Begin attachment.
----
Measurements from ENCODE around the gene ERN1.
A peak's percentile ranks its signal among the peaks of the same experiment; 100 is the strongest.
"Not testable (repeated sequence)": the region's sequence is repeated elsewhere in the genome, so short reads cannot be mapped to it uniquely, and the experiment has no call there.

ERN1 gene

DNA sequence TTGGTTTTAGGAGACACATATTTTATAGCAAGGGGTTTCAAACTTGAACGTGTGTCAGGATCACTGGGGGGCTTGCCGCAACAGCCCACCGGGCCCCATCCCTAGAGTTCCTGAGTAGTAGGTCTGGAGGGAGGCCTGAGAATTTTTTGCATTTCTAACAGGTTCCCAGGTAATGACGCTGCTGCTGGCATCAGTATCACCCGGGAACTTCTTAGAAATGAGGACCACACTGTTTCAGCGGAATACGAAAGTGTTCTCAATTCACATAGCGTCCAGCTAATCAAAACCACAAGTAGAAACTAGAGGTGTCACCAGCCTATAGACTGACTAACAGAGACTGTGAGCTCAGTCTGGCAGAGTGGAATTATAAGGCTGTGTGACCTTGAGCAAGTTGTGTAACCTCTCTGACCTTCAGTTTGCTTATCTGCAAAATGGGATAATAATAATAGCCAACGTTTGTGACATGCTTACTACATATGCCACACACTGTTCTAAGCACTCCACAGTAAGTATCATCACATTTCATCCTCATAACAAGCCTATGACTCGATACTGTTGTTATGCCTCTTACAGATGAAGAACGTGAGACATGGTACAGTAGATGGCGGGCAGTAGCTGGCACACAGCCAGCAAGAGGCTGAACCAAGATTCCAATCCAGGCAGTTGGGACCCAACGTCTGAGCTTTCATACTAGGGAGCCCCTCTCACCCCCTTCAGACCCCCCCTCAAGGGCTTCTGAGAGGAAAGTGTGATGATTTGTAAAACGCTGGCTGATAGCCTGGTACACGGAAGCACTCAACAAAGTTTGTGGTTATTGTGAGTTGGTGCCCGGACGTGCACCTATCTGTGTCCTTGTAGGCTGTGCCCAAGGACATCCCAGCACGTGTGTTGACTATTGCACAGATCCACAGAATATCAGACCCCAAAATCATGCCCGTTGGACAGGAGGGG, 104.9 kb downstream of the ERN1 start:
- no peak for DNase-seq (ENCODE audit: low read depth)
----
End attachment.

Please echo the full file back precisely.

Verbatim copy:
Measurements from ENCODE around the gene ERN1.
A peak's percentile ranks its signal among the peaks of the same experiment; 100 is the strongest.
"Not testable (repeated sequence)": the region's sequence is repeated elsewhere in the genome, so short reads cannot be mapped to it uniquely, and the experiment has no call there.

ERN1 gene

DNA sequence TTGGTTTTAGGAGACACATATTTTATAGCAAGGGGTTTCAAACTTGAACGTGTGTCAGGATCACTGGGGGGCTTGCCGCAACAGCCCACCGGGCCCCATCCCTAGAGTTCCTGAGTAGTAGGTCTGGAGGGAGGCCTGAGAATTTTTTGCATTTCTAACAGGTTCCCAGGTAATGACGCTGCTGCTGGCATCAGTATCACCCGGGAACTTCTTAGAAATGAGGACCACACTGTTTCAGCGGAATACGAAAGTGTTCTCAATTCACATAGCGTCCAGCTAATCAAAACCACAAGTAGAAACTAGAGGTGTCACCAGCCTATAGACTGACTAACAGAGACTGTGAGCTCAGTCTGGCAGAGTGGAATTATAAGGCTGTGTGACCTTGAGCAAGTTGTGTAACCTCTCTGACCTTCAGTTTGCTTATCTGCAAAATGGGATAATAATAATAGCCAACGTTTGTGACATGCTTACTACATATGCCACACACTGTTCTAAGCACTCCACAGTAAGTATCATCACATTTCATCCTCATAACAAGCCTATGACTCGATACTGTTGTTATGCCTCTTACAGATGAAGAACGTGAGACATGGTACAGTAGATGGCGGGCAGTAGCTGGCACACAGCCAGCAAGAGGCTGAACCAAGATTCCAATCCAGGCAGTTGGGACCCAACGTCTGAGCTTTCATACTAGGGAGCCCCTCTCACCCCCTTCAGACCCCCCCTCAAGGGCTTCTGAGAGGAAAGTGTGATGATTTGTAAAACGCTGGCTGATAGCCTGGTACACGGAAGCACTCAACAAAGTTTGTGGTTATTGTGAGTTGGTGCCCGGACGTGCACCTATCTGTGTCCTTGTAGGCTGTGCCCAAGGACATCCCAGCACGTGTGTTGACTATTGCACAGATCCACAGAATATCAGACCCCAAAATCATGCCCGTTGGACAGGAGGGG, 104.9 kb downstream of the ERN1 start:
- no peak for DNase-seq (ENCODE audit: low read depth)